Blues chief sold his house to ambulance contractor


William L. Jews, the head of Blue Cross and Blue Shield of Maryland, sold his Lutherville home for $379,000 in cash last spring to the president of a Baltimore ambulance company that does business with the not-for-profit insurer.

Mr. Jews sold his property to Willie Runyon, a longtime friend who owns American Ambulance and Oxygen Service Co., after attempting to sell the home for about a year.

Mr. Runyon offered to buy the house March 17, nine days after Mr. Jews submitted a contract to buy a $1.1 million home on the southern fringe of Green Spring Valley, records show.

American Ambulance has been under contract as a participating provider of ambulance service for the Blues since 1985 and since Feb. 1 has held an ambulance contract for the insurer's four health maintenance organizations.

A Blue Cross and Blue Shield spokeswoman said she could not put a dollar figure on the amount of business American Ambulance did with the insurer, and Mr. Runyon would not comment.

Mr. Jews, Mr. Runyon and members of the Blues' board of directors said they saw no problem with the transaction.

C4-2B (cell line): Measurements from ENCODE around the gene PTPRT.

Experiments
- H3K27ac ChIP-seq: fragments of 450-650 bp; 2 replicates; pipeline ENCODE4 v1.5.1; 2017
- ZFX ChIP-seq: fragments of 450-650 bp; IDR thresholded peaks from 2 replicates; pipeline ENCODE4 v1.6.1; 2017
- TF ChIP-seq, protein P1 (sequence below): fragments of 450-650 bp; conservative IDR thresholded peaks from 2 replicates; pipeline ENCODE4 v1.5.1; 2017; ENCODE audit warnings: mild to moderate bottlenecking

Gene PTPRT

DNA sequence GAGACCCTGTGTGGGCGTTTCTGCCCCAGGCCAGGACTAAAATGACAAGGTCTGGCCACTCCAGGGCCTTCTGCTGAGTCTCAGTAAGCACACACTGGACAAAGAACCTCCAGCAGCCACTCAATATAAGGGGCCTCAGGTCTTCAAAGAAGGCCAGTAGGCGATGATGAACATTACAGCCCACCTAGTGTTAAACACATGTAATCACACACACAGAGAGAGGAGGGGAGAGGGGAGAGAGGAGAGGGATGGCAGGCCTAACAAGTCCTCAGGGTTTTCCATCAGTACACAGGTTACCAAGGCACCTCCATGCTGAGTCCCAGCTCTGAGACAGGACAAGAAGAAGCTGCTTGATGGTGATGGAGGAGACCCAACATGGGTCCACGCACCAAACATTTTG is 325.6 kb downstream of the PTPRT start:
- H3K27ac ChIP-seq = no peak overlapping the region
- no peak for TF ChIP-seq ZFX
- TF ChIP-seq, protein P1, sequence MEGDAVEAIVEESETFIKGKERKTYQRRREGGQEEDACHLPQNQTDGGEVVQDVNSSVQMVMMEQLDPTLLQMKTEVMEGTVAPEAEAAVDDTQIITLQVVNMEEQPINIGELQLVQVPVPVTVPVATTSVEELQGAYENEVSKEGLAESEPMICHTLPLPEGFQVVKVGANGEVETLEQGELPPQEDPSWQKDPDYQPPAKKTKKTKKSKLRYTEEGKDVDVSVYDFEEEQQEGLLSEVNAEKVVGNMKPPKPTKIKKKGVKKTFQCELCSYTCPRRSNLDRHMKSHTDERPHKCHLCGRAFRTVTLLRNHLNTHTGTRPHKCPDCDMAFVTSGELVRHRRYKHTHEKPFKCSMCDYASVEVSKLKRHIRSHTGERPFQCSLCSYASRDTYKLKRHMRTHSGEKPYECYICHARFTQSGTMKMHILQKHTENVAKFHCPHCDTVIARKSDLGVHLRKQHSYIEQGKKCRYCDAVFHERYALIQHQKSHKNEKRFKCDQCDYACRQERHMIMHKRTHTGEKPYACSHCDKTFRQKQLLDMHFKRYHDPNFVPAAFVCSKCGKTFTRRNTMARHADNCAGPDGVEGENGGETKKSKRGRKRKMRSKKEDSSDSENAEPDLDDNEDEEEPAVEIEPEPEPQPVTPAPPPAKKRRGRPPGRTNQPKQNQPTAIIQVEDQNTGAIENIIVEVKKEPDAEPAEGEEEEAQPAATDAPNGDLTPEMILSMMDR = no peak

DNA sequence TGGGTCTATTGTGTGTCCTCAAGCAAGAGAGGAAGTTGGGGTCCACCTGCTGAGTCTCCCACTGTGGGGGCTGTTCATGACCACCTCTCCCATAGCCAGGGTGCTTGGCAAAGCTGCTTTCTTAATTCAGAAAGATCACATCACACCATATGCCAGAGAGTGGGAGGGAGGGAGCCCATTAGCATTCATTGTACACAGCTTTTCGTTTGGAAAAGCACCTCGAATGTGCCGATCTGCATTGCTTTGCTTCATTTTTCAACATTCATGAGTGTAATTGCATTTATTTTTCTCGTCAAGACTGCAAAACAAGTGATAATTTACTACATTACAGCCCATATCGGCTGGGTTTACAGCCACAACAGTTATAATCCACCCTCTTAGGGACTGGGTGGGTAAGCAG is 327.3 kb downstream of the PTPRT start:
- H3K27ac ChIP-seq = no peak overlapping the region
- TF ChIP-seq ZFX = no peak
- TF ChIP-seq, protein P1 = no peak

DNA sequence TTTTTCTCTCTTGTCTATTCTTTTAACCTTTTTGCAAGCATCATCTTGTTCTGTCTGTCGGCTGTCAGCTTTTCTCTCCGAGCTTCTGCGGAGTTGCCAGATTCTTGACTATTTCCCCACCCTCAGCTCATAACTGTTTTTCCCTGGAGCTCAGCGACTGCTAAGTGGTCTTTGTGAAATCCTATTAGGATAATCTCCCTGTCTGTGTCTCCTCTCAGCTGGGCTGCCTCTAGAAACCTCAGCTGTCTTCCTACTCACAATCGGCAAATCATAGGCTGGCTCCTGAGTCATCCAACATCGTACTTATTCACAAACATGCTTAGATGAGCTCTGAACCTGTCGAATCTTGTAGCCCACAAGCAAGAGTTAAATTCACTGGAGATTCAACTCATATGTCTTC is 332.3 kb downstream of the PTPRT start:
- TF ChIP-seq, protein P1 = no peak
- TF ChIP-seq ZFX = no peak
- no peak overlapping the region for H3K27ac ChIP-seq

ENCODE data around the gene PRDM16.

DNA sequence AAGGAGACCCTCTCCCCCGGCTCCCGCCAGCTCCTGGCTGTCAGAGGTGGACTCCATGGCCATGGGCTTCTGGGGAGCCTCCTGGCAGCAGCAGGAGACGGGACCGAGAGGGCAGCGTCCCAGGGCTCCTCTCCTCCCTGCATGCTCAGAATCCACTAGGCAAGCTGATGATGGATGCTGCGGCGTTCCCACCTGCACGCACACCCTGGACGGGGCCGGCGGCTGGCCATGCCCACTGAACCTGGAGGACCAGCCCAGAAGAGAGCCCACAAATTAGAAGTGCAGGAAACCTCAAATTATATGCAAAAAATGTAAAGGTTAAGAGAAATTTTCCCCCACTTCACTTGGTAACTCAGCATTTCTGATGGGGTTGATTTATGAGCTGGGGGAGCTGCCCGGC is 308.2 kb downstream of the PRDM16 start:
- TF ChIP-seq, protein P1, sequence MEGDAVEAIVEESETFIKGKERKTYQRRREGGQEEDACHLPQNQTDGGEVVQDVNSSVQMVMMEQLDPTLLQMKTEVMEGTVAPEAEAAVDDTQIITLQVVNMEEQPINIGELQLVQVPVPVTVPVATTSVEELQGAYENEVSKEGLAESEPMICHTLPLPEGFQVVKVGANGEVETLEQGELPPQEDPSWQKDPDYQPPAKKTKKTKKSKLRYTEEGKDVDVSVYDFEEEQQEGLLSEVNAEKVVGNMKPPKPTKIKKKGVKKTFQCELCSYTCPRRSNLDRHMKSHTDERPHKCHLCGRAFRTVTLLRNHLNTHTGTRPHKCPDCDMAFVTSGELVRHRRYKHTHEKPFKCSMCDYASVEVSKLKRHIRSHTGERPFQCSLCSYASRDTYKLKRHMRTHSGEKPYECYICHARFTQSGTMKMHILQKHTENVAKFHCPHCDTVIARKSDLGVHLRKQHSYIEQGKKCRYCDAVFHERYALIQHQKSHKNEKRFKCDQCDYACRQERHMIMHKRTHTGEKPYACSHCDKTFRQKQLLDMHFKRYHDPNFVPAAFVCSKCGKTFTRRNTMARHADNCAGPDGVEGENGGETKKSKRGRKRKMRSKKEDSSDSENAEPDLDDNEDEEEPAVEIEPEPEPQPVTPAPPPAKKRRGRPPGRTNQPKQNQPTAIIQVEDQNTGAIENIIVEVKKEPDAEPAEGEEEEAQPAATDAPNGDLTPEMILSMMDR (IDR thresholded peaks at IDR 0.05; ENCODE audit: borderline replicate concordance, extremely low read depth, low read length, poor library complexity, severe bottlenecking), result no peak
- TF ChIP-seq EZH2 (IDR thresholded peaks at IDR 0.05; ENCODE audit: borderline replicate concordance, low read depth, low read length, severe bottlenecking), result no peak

Mr. Jews, 43, who is president and chief executive officer of Blue Cross and Blue Shield, said Mr. Runyon's purchase of his home was "a personal deal and has nothing to do with my company."

Asked whether he thought the arrangement presented a conflict of interest because of Mr. Runyon's business with the Blues, Mr. Jews said, "If it had been a conflict, I wouldn't have done it."

Mr. Runyon -- a politically well-connected businessman who came under scrutiny this year when he, his company and daughter gave a total of $95,000 to Gov. Parris N. Glendening's legal defense fund -- said he did not know how long Mr. Jews' home was for sale. The house is two blocks away from his own home, in the same development.

He declined to discuss the timing of the sale or specifics of the deal.

Mr. Runyon, 72, did say that he bought the house for his daughter, 20, who is to be married in May.

"It was a good buy, and I stole it," Mr. Runyon said. "If I couldn't have stolen it, I wouldn't have bought it."

Mr. Runyon, a multimillionaire who is a big contributor to Democratic candidates, paid the $379,000 Mr. Jews was seeking. The Blues president had dropped the price from more than $400,000 about six months before the offer.

Three years earlier, in February 1992, Mr. Jews paid $369,860 for the house and made substantial improvements to it. The property was valued at $465,490 by state assessors for this year, tax records show.